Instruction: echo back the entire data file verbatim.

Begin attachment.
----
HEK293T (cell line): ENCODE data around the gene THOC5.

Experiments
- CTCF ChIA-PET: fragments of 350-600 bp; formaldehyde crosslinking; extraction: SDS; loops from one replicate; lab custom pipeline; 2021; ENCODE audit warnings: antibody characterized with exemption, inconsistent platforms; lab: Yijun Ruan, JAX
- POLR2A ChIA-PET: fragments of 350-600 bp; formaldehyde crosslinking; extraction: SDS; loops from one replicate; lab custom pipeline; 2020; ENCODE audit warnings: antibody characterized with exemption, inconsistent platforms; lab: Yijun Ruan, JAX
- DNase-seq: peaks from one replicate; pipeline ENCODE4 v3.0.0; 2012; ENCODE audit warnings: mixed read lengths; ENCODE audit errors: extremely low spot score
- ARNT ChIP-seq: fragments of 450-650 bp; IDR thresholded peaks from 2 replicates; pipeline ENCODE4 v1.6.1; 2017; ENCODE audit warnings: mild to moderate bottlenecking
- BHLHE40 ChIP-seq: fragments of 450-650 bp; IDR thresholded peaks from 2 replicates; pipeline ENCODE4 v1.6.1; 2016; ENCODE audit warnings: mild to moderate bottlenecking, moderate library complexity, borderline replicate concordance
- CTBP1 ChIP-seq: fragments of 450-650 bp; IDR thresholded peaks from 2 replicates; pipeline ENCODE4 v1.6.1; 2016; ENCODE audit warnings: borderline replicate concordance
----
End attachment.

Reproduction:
HEK293T (cell line): ENCODE data around the gene THOC5.

Experiments
- CTCF ChIA-PET: fragments of 350-600 bp; formaldehyde crosslinking; extraction: SDS; loops from one replicate; lab custom pipeline; 2021; ENCODE audit warnings: antibody characterized with exemption, inconsistent platforms; lab: Yijun Ruan, JAX
- POLR2A ChIA-PET: fragments of 350-600 bp; formaldehyde crosslinking; extraction: SDS; loops from one replicate; lab custom pipeline; 2020; ENCODE audit warnings: antibody characterized with exemption, inconsistent platforms; lab: Yijun Ruan, JAX
- DNase-seq: peaks from one replicate; pipeline ENCODE4 v3.0.0; 2012; ENCODE audit warnings: mixed read lengths; ENCODE audit errors: extremely low spot score
- ARNT ChIP-seq: fragments of 450-650 bp; IDR thresholded peaks from 2 replicates; pipeline ENCODE4 v1.6.1; 2017; ENCODE audit warnings: mild to moderate bottlenecking
- BHLHE40 ChIP-seq: fragments of 450-650 bp; IDR thresholded peaks from 2 replicates; pipeline ENCODE4 v1.6.1; 2016; ENCODE audit warnings: mild to moderate bottlenecking, moderate library complexity, borderline replicate concordance
- CTBP1 ChIP-seq: fragments of 450-650 bp; IDR thresholded peaks from 2 replicates; pipeline ENCODE4 v1.6.1; 2016; ENCODE audit warnings: borderline replicate concordance